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3
Google Yourself
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Imagine for a minute that you're an employer. If you were hiring and had narrowed your search down to two potential candidates, who would you choose: candidate A, who is well-qualified, or candidate B, who is well-qualified and who also had a party shut down by the cops last weekend? Most likely, candidate A, right? Once an employer is aware of unflattering information about a potential hire -- right or wrong -- it can affect how he or she views that person. And in this era of social media, what a person does during his or her personal time can very quickly become known by anyone if it's shared on the Internet. One study suggests that one in 10 employers will reject a job candidate based on information they found about the potential hire online [source: Langfitt].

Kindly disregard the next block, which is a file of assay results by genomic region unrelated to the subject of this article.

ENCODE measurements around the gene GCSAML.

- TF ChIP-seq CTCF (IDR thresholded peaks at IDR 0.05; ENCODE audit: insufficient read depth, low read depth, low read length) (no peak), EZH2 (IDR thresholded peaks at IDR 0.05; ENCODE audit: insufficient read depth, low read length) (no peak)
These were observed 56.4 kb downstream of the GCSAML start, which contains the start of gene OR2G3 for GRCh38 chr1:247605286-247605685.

Here are a few ways to keep damaging information about yourself from damaging your employment prospects:

  • Google yourself. Do a simple search that a possible employer might do, and see what pops up. Anything damaging or embarrassing?
  • If you're on a social networking site like Facebook, be sure to set your security settings to "private" so that your profile isn't available for viewing by anyone you're not connected to.
  • If you're on Twitter or you run a personal blog, consider using an alias so that those who do business with you (now or in the future) will be shielded from any potentially controversial statements you may make.
  • Consider hiring the services of a company that helps monitor and clean up a person's online reputation. They say they can create an overview of your online persona and assist you in contacting sources that can remove or alter your information.

A good reputation goes a long way with prospective employers, as does the attribute in the next section.

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